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Aug 16, 2022

A first-of-its-kind study reveals that migrant insects can travel in perfectly straight flight paths

Posted by in category: transportation

Turns out, they’re great navigators with some clever strategies for flight.

* The world-first study unlocked a century-old mystery of what insects are up to during migration * The current study followed radio-tagged insects in a light aircraft * It revealed that the hawkmoths are excellent navigators.

Insects are some of the most common migrating animals on Earth-a fact that is often forgotten. Insect migrants such as monarch butterflies, locusts, mosquitoes, and bees, far outnumber ‘popular’ migrants such as birds and mammals. Yet their migration is the least understood form of long-range animal movement.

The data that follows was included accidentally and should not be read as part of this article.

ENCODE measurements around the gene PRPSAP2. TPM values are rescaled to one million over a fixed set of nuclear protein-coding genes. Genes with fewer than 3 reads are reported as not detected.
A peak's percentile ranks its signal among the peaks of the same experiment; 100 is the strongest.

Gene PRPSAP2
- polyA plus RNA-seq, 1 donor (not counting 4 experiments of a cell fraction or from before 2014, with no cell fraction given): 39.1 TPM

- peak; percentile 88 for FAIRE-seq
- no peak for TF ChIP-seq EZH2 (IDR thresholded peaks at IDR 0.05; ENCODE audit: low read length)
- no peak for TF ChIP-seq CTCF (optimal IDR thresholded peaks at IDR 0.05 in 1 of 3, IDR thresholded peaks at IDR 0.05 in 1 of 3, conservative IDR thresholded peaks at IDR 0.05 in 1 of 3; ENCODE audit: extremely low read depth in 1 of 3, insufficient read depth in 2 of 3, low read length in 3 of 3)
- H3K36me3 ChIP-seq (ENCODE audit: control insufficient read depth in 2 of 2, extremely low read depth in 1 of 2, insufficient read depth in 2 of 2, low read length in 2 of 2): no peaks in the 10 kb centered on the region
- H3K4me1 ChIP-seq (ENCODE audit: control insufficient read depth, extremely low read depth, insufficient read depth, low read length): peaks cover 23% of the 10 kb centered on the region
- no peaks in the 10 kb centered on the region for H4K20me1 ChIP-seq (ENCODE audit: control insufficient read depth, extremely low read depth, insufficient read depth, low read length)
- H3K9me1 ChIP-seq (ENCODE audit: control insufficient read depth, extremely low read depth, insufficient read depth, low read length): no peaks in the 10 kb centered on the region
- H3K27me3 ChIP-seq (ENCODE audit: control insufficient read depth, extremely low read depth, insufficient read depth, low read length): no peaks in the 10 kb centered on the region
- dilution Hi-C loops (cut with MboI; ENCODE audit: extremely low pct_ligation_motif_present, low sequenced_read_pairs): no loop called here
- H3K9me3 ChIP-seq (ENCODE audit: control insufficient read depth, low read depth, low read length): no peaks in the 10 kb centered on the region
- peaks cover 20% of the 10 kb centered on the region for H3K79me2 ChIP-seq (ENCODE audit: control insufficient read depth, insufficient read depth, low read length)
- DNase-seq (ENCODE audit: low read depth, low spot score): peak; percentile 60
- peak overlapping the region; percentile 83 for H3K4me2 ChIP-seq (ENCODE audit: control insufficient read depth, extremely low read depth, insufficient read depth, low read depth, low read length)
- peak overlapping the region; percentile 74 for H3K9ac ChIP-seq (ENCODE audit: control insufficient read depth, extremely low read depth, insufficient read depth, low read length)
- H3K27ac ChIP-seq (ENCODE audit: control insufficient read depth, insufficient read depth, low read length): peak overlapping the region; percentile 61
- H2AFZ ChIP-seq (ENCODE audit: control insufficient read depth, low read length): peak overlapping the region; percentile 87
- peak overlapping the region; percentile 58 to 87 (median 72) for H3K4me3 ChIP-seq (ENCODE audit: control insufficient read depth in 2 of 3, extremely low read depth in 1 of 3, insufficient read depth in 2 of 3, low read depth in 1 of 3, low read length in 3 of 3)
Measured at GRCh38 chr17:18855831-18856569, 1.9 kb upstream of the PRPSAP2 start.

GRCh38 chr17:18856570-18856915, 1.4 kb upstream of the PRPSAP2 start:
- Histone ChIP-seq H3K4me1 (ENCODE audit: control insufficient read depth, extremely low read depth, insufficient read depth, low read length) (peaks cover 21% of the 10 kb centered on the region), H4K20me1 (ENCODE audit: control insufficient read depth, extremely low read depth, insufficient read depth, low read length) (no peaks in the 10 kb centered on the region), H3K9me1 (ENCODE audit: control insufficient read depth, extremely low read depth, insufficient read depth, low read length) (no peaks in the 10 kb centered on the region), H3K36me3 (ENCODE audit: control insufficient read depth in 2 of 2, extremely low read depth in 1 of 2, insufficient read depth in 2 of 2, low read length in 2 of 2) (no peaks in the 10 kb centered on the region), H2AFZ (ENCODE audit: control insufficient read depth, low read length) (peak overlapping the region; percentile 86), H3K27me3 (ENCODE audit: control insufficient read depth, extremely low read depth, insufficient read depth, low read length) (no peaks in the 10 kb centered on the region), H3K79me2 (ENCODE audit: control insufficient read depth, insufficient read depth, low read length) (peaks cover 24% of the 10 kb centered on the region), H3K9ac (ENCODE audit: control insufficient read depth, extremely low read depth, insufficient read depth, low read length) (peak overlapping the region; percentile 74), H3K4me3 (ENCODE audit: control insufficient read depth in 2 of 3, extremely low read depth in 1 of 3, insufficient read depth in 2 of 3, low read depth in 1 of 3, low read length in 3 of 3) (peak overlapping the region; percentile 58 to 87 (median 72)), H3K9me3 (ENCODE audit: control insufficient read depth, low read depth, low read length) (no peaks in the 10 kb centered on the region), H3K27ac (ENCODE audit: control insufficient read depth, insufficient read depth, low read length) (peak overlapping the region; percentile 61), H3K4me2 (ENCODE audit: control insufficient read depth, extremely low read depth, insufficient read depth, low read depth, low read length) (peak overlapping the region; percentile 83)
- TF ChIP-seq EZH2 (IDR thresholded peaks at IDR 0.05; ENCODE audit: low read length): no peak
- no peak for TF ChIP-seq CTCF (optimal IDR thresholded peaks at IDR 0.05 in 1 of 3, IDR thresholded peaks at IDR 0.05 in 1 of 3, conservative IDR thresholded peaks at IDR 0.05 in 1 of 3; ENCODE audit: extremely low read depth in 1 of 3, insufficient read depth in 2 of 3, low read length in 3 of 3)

Now, in a fascinating world-first study, researchers from the Max Planck Institute of Animal Behavior (MPI-AB) and the University of Konstanz radio-tracked migrating hawkmoths for up to 80 kilometers—the longest distance that any insect has been continuously monitored in the wild. Their results revealed that the world’s smallest flying migrants are excellent navigators and can maintain perfectly straight flight paths even in unfavorable wind conditions.

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A fascinating world-first study reveals that insect migrants are great navigators and can maintain perfectly straight flight paths.

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